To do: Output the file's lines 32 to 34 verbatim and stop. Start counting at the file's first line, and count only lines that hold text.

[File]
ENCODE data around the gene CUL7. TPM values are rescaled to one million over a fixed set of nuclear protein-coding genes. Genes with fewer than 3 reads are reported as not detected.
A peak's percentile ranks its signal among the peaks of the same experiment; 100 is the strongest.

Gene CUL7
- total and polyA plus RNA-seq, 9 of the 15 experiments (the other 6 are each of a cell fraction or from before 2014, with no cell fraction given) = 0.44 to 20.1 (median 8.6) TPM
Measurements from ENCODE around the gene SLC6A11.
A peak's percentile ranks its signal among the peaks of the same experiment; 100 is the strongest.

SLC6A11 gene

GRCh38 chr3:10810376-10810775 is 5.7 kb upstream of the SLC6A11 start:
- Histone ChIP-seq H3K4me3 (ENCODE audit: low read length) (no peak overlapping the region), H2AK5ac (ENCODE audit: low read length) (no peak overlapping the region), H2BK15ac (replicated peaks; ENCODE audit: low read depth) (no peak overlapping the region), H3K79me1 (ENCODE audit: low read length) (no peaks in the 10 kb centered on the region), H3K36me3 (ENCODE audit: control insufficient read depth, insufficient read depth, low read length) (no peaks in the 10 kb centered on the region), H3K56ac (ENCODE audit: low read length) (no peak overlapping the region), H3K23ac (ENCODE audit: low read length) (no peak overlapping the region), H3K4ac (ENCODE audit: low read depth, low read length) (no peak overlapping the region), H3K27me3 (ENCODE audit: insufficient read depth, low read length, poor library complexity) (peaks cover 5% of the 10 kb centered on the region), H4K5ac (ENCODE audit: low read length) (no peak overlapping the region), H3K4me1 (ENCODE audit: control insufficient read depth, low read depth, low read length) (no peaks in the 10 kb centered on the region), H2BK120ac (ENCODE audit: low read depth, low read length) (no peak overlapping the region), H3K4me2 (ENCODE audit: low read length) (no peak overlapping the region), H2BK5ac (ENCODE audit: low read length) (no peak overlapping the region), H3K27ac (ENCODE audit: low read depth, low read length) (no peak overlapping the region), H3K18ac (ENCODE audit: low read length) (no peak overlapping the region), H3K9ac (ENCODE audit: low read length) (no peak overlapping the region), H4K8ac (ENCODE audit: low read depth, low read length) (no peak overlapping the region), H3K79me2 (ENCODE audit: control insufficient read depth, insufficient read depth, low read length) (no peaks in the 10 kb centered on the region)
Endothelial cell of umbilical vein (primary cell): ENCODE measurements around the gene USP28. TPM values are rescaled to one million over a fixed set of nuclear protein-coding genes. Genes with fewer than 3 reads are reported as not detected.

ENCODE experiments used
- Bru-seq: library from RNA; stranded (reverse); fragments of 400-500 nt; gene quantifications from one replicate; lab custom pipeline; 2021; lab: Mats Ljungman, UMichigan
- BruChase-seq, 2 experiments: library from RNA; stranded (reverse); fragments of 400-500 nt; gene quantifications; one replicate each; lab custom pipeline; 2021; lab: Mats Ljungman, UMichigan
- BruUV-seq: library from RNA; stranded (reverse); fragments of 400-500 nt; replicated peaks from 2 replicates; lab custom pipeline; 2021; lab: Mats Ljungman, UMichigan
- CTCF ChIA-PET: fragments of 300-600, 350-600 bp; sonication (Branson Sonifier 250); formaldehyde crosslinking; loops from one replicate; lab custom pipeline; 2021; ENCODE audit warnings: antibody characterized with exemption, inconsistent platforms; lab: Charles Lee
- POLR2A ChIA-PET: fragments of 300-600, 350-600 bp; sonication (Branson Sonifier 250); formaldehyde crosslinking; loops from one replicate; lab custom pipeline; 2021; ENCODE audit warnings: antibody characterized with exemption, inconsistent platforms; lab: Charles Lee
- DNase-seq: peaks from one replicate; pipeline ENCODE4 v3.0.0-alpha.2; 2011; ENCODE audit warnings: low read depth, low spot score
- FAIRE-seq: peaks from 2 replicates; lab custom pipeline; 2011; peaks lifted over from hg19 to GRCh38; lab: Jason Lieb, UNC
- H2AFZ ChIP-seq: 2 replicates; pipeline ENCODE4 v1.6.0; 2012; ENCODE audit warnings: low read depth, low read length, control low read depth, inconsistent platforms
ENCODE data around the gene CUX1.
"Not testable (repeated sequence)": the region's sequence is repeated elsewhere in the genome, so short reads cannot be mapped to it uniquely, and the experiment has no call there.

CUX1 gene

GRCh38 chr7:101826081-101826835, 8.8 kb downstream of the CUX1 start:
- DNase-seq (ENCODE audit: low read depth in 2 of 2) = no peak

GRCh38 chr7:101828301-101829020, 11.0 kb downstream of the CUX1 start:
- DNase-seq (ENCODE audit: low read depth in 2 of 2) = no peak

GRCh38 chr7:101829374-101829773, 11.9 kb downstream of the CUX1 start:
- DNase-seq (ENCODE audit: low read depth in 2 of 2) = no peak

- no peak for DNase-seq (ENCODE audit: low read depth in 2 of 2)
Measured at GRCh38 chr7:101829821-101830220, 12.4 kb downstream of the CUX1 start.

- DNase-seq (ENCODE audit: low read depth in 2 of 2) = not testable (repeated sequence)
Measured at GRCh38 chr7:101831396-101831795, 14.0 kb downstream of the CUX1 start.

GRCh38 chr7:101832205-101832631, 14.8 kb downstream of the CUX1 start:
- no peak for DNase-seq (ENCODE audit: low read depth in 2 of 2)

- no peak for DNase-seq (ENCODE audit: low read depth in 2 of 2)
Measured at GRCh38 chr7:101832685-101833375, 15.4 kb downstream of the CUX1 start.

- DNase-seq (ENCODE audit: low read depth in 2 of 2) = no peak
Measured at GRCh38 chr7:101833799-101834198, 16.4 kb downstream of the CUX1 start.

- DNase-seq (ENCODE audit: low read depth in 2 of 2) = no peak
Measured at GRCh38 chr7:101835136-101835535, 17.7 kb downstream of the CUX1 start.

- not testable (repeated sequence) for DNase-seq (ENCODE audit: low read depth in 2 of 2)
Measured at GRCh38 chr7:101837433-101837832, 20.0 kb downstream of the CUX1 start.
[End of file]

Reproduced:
Measured at GRCh38 chr7:101831396-101831795, 14.0 kb downstream of the CUX1 start.

GRCh38 chr7:101832205-101832631, 14.8 kb downstream of the CUX1 start:
- no peak for DNase-seq (ENCODE audit: low read depth in 2 of 2)